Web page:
<- View all blog posts

Turkey Day is best with a Frambozen

The holiday season is officially here.  Thanksgiving is less than one week away and planning your dinner is becoming a to-do-list topper.  Let's take today and discuss the possibilities of your plan.  

I am a big traditionalist when it comes to the main course, I like turkey.  But how much turkey do you need?  They say that 1lb of uncooked turkey should be enough for each person, 12 people = 12 pound bird.  But I have never been one for professional advice (and besides, who are "they" anyway) so I say go bigger, leftovers are the best part.  This photo (borrowed from 1000words.com) is a good indication of the type of bird I would plan on buying, enough to feed the foreign legion and still make sandwiches all weekend. 

Then comes the stuffing.  Lots of folks put their stuffing into the bird (hence the name "stuffing") and others like to cook the bready goodness in it's own pan.  I say stuff the bird, then make another separate pan (left over stuffing is an awesome sandwich topper as well).  But what kind of stuffing?  This is a very personal decision that the cooker of dinner must face.  Do you go traditional? extra sausage? oyster based? chopped up White Castle burgers?  Get creative, maybe consider soft pretzel based stuffing (I just thought of that (patent pending)).  Another Thanksgiving necessity is cranberries.  I like to offer fresh cranberry sauce, it's easy to make and way better than the stuff in a can (try this recipe from cooks.com).  But if my mother shows up then we have to serve the canned stuff, she loves it (she likes to open the can and shake the cranberry contents out onto a small plate leaving a shaky, ribbed cylinder of maroon weirdness right atop the saucer).  I say offer both, go big, it's the holidays.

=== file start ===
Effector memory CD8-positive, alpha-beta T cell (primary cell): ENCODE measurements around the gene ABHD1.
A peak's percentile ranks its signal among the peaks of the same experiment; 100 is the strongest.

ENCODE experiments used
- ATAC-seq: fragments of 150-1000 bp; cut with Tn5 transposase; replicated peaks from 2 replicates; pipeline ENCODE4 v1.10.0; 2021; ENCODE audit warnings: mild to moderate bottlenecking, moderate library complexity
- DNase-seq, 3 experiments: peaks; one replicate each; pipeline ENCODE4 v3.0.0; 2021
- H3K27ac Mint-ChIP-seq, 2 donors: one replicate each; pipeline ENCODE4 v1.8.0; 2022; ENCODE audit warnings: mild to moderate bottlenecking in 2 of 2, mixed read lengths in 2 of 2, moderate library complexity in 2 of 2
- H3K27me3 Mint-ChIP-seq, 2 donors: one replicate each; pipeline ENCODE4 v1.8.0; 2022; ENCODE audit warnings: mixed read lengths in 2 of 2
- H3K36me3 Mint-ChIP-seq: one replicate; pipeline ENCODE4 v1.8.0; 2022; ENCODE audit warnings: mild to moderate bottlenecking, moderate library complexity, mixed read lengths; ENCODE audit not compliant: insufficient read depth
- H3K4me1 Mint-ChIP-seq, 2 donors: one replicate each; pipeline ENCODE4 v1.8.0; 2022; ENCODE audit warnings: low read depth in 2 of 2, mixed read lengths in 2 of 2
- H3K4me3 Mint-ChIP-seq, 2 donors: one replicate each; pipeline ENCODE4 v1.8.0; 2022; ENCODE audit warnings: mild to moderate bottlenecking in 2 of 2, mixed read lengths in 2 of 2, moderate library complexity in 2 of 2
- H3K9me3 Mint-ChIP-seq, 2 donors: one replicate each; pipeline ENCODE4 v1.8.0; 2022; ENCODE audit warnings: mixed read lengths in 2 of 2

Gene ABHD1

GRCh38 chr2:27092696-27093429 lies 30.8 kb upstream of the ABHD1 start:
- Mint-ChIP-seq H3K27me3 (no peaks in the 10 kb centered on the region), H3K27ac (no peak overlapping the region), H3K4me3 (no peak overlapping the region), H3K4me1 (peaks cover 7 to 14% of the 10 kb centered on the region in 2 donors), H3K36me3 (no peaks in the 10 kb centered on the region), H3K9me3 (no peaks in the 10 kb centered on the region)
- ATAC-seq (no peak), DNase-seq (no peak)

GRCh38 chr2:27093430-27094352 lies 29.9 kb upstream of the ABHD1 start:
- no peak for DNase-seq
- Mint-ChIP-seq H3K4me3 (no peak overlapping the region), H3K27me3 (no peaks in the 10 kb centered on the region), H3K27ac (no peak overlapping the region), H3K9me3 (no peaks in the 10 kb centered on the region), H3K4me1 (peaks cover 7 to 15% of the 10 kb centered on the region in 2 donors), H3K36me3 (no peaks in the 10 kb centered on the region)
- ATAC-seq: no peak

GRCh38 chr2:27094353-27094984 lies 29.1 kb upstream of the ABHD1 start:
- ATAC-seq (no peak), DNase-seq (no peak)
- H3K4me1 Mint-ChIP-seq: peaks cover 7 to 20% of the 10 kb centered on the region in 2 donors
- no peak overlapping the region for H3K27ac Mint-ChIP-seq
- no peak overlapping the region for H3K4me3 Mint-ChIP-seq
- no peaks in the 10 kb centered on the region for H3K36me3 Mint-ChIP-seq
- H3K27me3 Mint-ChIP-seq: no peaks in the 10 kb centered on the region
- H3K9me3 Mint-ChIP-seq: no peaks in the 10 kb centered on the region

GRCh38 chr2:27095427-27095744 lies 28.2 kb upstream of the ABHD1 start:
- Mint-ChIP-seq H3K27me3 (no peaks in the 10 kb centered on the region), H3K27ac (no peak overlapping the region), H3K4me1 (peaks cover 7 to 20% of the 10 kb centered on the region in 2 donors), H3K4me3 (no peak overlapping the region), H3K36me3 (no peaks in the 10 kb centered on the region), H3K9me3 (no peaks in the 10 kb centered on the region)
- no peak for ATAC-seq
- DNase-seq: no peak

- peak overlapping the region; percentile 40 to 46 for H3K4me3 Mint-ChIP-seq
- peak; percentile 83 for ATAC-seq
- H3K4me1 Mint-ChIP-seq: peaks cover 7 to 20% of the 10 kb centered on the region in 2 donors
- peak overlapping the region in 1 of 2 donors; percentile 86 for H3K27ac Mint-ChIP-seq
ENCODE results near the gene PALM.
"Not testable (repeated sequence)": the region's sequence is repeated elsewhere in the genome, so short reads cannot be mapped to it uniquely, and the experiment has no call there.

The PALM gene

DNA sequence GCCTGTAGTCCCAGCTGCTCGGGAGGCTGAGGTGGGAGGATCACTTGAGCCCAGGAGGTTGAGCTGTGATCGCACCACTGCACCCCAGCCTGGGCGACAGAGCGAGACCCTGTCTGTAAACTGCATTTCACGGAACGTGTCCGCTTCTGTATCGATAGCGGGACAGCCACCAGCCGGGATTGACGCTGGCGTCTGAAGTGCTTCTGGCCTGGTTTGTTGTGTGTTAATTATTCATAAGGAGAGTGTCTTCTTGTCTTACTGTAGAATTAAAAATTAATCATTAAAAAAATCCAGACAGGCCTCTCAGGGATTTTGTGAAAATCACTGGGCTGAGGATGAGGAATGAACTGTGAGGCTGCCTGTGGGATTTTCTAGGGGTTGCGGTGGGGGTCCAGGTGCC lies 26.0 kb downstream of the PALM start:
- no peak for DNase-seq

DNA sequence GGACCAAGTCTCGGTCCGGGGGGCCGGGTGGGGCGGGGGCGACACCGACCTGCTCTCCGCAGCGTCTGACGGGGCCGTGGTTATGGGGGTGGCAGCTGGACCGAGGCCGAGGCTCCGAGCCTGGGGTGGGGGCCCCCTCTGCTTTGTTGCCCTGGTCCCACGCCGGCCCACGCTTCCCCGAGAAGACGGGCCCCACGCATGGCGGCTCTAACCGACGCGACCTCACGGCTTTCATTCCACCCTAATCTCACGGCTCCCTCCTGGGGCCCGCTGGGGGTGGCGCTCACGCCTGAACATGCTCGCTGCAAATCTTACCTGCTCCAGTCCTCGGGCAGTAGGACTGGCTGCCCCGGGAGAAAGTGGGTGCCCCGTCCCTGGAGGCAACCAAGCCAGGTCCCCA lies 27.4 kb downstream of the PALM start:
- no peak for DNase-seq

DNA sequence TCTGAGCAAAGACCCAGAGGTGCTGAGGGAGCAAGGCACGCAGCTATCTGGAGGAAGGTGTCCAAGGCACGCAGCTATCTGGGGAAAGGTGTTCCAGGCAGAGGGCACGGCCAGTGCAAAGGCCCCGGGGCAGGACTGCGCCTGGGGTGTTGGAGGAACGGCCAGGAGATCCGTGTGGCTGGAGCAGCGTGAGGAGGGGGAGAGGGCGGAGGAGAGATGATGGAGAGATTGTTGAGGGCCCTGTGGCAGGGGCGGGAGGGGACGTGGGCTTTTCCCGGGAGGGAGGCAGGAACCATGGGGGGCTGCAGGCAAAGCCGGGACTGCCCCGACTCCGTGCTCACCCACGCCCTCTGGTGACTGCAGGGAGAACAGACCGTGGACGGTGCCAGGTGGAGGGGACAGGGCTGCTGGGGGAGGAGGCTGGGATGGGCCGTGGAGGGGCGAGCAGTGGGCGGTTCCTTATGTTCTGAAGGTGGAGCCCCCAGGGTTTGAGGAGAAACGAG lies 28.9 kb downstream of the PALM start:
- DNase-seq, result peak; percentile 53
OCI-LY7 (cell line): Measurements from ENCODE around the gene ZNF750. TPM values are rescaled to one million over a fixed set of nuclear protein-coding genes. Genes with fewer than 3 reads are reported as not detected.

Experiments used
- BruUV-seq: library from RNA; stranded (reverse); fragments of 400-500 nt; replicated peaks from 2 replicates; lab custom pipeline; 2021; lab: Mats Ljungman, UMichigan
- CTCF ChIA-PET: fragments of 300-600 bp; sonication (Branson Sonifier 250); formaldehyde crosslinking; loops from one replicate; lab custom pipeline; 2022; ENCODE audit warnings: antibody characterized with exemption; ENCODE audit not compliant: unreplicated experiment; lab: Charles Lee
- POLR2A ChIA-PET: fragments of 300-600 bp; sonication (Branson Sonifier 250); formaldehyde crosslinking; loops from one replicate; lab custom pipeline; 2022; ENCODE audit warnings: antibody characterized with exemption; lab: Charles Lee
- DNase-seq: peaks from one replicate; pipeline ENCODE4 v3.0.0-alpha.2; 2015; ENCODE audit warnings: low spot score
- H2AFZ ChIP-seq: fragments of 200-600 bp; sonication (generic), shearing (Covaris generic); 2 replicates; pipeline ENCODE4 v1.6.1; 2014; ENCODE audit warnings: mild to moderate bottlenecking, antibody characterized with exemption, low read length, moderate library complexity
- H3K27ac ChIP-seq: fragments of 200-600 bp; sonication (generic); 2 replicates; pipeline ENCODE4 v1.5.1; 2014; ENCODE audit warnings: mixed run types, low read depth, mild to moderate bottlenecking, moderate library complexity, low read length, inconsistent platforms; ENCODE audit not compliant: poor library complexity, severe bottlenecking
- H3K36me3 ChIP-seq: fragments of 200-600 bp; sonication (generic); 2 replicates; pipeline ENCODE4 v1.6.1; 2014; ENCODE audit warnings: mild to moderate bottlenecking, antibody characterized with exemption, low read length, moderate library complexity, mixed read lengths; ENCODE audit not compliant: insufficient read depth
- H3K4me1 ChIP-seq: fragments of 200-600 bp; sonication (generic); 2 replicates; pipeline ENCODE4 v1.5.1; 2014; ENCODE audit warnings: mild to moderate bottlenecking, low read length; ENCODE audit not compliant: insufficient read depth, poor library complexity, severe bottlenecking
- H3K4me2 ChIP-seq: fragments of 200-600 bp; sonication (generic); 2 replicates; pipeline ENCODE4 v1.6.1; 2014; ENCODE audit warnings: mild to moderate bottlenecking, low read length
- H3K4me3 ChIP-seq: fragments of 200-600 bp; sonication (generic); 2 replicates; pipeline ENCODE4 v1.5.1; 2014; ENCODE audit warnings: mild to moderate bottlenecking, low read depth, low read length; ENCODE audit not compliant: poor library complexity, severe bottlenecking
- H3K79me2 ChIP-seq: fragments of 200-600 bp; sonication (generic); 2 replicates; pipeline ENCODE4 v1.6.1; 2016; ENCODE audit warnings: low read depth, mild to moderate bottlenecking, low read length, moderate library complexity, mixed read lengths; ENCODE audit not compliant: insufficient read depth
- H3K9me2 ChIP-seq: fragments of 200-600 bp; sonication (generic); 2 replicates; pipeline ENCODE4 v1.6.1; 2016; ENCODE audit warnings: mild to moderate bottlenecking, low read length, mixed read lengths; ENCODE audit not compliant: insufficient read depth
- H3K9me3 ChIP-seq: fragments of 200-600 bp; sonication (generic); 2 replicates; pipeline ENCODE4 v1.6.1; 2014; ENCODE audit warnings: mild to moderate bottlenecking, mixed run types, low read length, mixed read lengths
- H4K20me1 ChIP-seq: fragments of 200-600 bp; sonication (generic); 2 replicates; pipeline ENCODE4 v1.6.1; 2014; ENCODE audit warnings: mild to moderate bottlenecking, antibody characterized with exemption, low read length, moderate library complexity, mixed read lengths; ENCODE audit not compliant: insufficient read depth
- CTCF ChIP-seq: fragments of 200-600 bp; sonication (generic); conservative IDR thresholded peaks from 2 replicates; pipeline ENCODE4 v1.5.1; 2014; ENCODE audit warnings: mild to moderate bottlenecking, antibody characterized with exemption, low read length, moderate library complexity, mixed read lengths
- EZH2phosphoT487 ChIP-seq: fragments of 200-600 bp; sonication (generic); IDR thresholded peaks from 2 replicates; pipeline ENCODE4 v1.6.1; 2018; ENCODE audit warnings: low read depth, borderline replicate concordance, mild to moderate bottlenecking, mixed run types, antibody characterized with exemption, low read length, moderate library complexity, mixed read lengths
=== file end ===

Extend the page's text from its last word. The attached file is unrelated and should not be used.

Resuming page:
Having a few other side dishes like mashed potatoes and salad (of the leafy and macaroni verity) is important but should be looked at as an after thought.  People have come over for the bird, stuffing and cranberries.  But something that should not be looked over is the gravy.  Make it right and make it good (and maybe consider serving it in a fountain) because everyone is going to smother everything they eat in it.

And lastly, the beer.  A Thanksgiving dinner isn't complete without frosty cold beers evenly space throughout your home in several strategically placed coolers.  Lots of people means lots of beer (consider the above image in regards to the beer as well as the bird).  But why just buy any beer, you have so carefully planned this meal out why would you want to skimp out on the bubbles?  You want a beer that is good, rich, and pairs well with your offering.  I suggest Frambozen!  This is the perfect beer for your celebration and a perfect beer for all of your holiday swing.  It is a raspberry brown ale that is so awesomely matched with turkey dinners that there should be a turkey in the middle of that wreath.  It's great.  Every year a New Belgium brewer heads out to the Pacific Northwest to find just the right raspberry crop, they taste berries all day and decide what is going to mix best with the wonderful (and kinda strong) brown ale.  The beer is brewed, the berries are juiced and just after fermentation the two are married together for a loving maturation.  It brings out a sweetness in the beer, not a candy sweetness, this is a straight-up fruit sweetness, natural.  The berries are in the forefront and the nice, gentle carbonation brings just the right tickle to your nose.  This beer is made for the holidays and holiday dinners (available early November through New Years).  The rich and savory tastes that come with a properly prepared holiday feast are contrasted well with the sweet-wonderment of raspberries.  The sweet-salty fusion in this beer-food pairing is one for the ages.

So grab that piece of scrap paper and make your list, add Frambozen to that list, and start cooking.  You and your guests will be really happy in the end (and that is what the Holidays are all about).

-JUICEBOX